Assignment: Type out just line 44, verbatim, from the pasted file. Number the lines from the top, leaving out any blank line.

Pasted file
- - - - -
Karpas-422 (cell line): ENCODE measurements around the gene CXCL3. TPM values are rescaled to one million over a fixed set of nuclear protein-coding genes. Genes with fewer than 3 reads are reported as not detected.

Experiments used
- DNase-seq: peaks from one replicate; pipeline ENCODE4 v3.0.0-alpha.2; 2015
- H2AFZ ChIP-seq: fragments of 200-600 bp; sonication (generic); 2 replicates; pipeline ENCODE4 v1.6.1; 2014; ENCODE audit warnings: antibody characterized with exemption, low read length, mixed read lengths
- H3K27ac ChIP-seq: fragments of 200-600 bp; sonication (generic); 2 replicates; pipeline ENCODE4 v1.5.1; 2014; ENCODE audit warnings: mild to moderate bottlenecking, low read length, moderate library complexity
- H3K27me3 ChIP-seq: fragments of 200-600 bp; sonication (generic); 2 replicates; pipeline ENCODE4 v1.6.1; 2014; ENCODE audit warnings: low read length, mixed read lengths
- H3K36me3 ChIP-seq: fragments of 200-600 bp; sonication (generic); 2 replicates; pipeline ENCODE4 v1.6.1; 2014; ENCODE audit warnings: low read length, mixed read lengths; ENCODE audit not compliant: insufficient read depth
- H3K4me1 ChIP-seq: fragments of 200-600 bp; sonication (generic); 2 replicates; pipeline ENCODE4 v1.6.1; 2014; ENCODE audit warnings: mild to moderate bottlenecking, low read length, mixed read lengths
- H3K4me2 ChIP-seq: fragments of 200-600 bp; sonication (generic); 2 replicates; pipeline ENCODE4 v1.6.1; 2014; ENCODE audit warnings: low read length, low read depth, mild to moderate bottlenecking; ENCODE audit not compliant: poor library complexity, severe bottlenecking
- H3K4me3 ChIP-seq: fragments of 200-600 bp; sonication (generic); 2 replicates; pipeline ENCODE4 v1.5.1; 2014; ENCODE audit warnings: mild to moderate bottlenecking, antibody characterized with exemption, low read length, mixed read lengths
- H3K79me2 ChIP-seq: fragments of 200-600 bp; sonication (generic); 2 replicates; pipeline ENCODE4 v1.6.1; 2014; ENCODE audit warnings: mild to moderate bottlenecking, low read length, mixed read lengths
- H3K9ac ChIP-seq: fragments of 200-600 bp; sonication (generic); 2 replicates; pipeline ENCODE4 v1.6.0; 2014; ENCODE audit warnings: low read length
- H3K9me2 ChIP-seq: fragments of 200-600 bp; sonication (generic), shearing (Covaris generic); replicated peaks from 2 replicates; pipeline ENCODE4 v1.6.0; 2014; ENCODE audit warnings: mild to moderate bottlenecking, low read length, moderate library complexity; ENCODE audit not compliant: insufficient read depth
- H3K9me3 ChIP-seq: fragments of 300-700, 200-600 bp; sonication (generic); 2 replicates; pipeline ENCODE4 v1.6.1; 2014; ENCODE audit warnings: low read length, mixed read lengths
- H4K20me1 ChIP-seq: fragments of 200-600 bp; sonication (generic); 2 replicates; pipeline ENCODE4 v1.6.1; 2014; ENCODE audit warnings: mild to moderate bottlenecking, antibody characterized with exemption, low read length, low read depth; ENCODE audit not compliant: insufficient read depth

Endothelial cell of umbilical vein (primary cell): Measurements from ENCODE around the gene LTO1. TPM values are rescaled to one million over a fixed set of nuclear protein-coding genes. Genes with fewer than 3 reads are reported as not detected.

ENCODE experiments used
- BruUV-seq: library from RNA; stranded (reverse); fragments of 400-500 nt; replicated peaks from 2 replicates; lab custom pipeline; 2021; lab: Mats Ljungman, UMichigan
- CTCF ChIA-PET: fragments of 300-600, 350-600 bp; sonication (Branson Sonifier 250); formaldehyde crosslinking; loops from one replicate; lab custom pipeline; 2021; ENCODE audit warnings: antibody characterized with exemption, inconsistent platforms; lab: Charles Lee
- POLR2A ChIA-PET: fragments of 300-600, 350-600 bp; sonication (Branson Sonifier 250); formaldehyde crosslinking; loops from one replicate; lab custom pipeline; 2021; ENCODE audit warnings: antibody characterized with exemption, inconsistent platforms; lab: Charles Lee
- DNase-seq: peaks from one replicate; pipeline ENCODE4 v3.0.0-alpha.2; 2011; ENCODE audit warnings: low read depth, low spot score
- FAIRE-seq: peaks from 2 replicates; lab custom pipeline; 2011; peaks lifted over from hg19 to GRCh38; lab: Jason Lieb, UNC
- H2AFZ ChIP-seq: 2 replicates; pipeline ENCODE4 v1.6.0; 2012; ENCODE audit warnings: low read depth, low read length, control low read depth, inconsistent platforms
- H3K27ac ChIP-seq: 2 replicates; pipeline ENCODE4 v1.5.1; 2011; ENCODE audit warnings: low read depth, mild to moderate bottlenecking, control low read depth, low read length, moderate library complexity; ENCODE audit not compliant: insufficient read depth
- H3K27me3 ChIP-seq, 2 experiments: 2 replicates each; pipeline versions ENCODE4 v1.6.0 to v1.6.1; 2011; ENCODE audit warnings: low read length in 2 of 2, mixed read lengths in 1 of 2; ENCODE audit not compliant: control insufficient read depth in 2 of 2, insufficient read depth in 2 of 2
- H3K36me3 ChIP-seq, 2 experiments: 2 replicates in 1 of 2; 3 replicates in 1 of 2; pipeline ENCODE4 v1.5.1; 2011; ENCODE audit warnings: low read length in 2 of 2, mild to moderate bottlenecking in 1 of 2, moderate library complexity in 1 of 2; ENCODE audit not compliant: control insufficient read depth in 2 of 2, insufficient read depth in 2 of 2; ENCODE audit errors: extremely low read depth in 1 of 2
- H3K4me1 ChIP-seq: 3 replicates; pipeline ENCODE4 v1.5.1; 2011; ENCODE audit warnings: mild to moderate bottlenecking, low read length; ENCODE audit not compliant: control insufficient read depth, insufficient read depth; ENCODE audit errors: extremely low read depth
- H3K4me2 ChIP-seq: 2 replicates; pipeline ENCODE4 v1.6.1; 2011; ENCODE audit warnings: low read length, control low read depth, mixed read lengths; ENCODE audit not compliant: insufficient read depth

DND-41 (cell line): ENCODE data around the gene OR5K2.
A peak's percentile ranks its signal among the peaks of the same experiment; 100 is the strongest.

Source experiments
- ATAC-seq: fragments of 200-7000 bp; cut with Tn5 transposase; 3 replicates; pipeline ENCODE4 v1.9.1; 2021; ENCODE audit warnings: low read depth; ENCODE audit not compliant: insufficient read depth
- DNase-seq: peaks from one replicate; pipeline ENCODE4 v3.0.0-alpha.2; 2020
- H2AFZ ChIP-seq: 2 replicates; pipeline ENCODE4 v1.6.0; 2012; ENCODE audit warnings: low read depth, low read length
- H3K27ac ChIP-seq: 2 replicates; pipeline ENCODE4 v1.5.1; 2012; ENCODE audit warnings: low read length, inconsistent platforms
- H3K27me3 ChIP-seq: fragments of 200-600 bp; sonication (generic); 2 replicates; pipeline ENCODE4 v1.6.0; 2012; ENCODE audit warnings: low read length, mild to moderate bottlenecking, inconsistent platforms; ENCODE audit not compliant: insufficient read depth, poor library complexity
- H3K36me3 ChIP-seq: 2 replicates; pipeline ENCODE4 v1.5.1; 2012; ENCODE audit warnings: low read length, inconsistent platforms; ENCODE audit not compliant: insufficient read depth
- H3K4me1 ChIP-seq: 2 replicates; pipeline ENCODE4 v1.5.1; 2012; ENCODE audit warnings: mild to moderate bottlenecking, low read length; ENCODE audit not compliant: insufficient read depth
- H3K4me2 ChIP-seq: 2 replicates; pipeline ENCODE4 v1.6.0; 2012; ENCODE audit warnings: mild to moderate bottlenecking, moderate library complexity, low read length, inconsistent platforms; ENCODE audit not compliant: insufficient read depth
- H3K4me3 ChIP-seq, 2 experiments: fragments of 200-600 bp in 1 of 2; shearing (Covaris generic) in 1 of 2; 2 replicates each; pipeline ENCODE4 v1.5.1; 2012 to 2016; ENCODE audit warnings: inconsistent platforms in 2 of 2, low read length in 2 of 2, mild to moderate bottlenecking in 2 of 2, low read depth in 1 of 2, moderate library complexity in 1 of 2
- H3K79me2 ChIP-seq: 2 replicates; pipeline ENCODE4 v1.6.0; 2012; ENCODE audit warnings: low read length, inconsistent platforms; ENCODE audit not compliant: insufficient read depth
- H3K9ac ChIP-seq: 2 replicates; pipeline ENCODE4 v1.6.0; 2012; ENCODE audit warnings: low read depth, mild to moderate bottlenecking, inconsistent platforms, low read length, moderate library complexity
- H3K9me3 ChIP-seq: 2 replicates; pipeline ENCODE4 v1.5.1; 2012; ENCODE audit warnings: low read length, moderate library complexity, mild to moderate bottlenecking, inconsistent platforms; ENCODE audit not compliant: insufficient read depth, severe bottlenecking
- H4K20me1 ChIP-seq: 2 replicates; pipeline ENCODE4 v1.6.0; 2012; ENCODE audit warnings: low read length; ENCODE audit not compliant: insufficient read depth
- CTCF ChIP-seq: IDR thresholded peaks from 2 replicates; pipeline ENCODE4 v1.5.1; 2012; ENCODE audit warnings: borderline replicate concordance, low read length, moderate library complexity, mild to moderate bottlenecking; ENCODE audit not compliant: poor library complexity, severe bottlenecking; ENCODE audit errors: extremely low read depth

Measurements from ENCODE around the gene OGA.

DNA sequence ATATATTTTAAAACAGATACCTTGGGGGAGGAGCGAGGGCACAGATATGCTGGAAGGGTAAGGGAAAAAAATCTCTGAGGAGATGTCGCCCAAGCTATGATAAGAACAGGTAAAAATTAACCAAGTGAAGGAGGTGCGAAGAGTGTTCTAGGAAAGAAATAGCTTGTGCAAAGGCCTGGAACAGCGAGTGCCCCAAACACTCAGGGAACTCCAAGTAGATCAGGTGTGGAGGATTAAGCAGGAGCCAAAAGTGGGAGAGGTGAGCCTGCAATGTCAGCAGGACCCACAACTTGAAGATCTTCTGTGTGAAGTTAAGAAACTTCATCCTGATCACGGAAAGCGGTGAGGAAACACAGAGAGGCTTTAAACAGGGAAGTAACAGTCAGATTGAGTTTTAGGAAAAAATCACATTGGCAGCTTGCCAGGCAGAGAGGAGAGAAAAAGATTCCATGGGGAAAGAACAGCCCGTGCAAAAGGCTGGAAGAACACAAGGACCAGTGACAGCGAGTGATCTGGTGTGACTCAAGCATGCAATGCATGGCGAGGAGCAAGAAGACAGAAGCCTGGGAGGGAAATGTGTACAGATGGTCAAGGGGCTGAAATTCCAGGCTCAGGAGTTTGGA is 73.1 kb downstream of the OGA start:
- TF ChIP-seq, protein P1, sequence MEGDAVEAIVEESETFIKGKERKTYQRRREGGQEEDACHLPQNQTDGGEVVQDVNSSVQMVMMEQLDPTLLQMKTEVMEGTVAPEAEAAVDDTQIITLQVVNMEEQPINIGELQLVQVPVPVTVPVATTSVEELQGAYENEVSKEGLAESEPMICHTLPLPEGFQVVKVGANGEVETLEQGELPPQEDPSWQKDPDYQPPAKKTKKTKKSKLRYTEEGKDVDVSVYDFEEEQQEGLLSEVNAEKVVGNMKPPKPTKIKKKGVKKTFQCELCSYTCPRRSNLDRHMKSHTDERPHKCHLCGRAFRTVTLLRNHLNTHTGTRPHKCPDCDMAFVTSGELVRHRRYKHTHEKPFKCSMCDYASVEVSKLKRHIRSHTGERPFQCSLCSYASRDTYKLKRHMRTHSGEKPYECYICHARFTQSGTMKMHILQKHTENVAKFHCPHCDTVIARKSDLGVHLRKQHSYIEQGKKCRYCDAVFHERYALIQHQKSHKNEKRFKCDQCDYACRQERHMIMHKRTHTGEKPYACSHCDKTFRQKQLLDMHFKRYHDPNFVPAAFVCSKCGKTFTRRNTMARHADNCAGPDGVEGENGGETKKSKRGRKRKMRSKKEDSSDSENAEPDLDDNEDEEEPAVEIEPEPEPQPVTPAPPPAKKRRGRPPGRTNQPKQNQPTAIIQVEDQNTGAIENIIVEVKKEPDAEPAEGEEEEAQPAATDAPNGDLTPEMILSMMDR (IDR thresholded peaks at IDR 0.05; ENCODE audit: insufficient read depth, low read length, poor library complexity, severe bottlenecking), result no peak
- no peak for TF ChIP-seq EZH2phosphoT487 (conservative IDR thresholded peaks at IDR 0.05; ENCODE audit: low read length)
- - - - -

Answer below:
- H4K20me1 ChIP-seq: 2 replicates; pipeline ENCODE4 v1.6.0; 2012; ENCODE audit warnings: low read length; ENCODE audit not compliant: insufficient read depth